We also do up some kind of wacky t-shirt with my image on it. Originally it was a joke in 2008, with a grainy image of my shocked face taken on a cheap webcam. But now people are very excited about getting one, and they generally wear previous and current JonCon t-shirts each day of the weekend. (I’m hoping that Wil Wheaton somehow chose to wear the JonCon 2012 t-shirt that I gave him at GenCon this year).
Here are some shots of all the various games we played this weekend. Many have been featured on Tabletop, or purchased because of Tabletop.
The Friday night game of SPIES!
Star Wars Miniatures Battles (with old West End Games miniatures)
Descent, Journeys in the Dark
Ticket to Ride: Europe
Call of Cthulhu roleplaying using the Tremulus system
Star Wars X-Wing
Red November and The Manhattan Project
King of Tokyo
Here’s the 2013 t-shirt image, featuring me in the Fez that I bought at GenCon:
The Fez and the Imperial Officer cap were popular head gear this year:
My family plays games Especially my brother and my cousin. On Easter we were playing a game we had seen on tabletop and my uncle was over(we slowly are getting his kids into games!). We told him we heard of the game through the Table Talk youtube show. Which Wil Wheaton is part of. He wanted to find out more about it. He isn’t into much games like we are but he was curious because he was worked with Wil. My uncle works on TBBT (or the big bang theory) Wil Wheaton guest stars on the show on occasion. Wil was there this past week and my cousin told me that my Uncle let her know he told Wil about how we watch ‘that internet stuff. and play games’ from what he is a part of. Wil told my uncle that he is grateful and would let his company partner know that we play the games as well. and you know what. That means a lot. Because he didn’t have to acknowledge it. But he did. and it means a lot. For everything he has done. With what we have been able to do now. i mean we hosted our table top day, I had over 20 people over and people couldn’t believe how many amazing games there are. Bringing my friends and I closer is ore than enough. We have all discovered how emotional we because of these games he introduces and the words are lost for the compassion I have for this man.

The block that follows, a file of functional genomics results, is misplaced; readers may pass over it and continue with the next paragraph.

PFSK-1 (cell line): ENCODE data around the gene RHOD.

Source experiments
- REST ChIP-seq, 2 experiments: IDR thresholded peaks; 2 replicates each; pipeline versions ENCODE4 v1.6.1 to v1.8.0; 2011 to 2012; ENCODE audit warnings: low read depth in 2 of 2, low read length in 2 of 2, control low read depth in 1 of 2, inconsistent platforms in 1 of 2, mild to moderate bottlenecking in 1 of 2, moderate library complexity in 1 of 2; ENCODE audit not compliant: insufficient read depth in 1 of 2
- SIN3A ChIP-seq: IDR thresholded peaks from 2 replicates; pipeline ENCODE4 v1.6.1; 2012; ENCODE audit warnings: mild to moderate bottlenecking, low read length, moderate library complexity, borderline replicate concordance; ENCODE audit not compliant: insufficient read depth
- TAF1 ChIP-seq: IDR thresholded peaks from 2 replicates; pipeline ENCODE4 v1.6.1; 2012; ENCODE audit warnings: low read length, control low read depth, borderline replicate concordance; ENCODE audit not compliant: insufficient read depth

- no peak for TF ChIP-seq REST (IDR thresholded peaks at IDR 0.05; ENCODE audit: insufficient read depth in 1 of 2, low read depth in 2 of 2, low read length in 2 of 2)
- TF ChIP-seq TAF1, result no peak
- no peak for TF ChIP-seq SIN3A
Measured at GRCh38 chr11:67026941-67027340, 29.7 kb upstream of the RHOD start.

So thank you Wil Wheaton. I’m glad you know that we enjoy the games because it has changed the way we think and let us grow. (some people even found things they never knew about themselves) we are the ones who are grateful. Just keep doing what you do Wil. We support you 100 percent.
My wife and I went to see friends in Austin and as we usually do when we fly we pack a game to play in the airport and on the plain. This time around it was Fluxx but not just regular ole vanilla Fluxx my wife had gotten StarFluxx. She proceeded to handedly defeated me at three times while we were waiting on our plane.
When we got to our friends place, it was decided that an afternoon of board games was in order… so out came Decent then Kingdom Builder My wife and I played the heroes in Decent and went 1-1 versus Scott the Overlord before dinner was ready. After dinner we played Kingdom Builder and our host Scott won by a handful of points.
There’s something amazing about going out of town to see friends and getting to play board games and catch up.
I go to a tabletop night at a local game shop about once a week or so. Tonight, one attendee brought Betrayal at House on the Hill, and I was excited to try it out after seeing the Tabletop episodes. I played a girl named Zoe, whose figurine was a little girl with a rather abused teddy bear.
On this night, an old professor went into the old house on the hill with two children (Were they his? We may never know). After a few rooms were explored, a jock also arrived (because he arrived after we started the game, and we just didn’t care if he hopped in late). During her walk throughout the house, Zoe discovered a girl, a new companion. After discovering most of the house (and both children had fallen down chutes and collapsed rooms to the basement), the little boy Peter had been revealed as the traitor!
(Haunt 3 aka Frogger) A witch had appeared with the power to turn people into frogs, making them as useless as male nipples, among other abilities. Just as the others were about to race to dig up a mandrake root, Peter tried to attack little Zoe, who had so little might. But lo! Zoe had an angel feather, which she used to murder Peter. The others heard Peter’s screams and winced at the idea of killing a small boy, but Zoe was convinced by the girl companion that it was the right thing to do.